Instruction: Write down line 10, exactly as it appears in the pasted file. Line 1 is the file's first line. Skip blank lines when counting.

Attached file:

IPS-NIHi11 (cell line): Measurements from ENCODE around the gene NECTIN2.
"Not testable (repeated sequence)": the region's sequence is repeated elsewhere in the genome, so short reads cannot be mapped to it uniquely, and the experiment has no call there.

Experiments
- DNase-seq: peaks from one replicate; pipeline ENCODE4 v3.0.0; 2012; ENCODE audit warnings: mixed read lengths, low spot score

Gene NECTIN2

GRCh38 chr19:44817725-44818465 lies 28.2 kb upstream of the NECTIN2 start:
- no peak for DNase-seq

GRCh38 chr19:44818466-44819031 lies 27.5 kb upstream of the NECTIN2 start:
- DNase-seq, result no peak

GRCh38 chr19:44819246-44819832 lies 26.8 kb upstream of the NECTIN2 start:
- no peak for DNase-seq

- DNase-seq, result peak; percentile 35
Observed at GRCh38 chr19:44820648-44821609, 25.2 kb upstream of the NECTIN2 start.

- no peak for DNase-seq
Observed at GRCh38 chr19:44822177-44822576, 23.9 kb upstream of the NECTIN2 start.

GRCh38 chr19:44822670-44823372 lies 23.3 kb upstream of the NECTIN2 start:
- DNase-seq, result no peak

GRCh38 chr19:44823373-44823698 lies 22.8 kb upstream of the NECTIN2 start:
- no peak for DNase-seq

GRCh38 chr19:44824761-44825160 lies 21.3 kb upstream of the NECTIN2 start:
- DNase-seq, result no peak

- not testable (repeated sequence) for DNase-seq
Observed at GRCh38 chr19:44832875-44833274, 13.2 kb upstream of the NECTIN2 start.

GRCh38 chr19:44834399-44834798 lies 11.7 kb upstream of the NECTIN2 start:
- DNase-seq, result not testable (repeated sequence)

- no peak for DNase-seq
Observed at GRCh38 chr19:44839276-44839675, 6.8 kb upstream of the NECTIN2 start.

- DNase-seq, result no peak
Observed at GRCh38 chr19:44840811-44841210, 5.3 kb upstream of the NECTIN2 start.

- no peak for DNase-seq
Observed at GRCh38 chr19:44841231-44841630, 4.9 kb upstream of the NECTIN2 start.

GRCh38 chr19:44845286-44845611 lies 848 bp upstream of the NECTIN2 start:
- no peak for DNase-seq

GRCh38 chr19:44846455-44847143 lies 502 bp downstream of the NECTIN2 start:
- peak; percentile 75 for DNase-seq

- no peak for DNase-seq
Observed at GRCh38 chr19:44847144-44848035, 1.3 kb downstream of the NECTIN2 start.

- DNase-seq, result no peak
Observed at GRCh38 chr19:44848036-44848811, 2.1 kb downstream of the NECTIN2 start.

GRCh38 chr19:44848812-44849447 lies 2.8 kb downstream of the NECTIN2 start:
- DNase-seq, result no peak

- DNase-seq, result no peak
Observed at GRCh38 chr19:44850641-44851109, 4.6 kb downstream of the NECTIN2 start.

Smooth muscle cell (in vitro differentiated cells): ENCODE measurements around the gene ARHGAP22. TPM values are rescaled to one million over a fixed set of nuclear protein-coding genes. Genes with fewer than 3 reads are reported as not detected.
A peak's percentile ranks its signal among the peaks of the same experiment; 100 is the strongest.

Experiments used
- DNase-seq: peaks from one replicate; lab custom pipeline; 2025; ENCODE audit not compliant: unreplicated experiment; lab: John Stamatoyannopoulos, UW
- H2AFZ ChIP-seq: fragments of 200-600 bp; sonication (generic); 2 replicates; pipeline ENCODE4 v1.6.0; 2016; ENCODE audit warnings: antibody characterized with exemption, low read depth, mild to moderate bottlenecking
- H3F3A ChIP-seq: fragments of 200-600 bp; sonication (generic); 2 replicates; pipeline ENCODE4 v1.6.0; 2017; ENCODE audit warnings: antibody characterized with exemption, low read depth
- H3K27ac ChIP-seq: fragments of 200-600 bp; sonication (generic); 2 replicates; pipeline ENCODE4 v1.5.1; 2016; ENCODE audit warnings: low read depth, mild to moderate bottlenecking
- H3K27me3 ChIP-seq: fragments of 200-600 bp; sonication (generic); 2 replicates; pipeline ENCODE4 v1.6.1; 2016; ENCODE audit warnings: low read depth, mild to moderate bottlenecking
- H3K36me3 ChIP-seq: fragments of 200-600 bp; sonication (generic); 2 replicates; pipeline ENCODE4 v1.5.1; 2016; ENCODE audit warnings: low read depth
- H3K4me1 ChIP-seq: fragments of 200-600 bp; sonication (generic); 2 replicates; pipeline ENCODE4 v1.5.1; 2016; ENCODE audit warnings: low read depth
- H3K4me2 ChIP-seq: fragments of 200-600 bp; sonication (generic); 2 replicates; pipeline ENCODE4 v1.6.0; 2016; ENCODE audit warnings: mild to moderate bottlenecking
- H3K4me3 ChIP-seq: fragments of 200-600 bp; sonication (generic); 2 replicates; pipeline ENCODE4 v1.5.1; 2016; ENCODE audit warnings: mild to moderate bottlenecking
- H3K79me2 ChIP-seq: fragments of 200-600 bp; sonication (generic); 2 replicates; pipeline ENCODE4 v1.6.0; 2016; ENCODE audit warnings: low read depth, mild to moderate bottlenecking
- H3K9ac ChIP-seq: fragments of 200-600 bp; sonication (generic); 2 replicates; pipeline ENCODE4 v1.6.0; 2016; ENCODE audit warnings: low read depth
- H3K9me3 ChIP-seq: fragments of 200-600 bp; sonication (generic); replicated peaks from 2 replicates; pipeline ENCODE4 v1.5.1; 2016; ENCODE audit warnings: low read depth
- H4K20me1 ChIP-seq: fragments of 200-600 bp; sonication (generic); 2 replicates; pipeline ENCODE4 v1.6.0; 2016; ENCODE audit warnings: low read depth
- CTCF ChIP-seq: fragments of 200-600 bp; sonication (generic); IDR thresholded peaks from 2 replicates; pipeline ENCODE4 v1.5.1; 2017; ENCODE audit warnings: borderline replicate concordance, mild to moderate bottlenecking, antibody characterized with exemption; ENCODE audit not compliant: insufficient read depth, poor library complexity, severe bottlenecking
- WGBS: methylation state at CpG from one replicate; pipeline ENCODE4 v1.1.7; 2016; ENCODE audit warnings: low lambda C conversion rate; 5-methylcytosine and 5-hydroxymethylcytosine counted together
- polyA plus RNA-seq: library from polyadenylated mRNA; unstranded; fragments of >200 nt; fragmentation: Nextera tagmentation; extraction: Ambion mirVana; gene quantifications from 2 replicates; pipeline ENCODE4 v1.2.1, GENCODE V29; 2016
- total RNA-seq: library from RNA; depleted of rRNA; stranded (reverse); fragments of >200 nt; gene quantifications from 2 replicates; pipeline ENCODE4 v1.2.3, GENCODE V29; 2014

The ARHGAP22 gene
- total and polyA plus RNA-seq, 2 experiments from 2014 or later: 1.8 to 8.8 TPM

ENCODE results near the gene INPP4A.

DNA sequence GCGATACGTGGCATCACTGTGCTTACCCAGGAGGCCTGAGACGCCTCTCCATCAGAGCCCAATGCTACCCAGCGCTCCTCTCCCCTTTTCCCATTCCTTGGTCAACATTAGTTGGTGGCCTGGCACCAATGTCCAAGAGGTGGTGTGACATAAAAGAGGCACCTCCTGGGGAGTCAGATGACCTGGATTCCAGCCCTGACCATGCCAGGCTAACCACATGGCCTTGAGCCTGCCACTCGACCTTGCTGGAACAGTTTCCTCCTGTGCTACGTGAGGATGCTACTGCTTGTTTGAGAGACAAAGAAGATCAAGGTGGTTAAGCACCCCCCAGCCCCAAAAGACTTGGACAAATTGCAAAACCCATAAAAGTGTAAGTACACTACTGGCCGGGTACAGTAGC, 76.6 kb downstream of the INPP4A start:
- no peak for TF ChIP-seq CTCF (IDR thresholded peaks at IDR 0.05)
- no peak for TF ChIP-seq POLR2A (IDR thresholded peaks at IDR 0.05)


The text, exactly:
GRCh38 chr19:44819246-44819832 lies 26.8 kb upstream of the NECTIN2 start: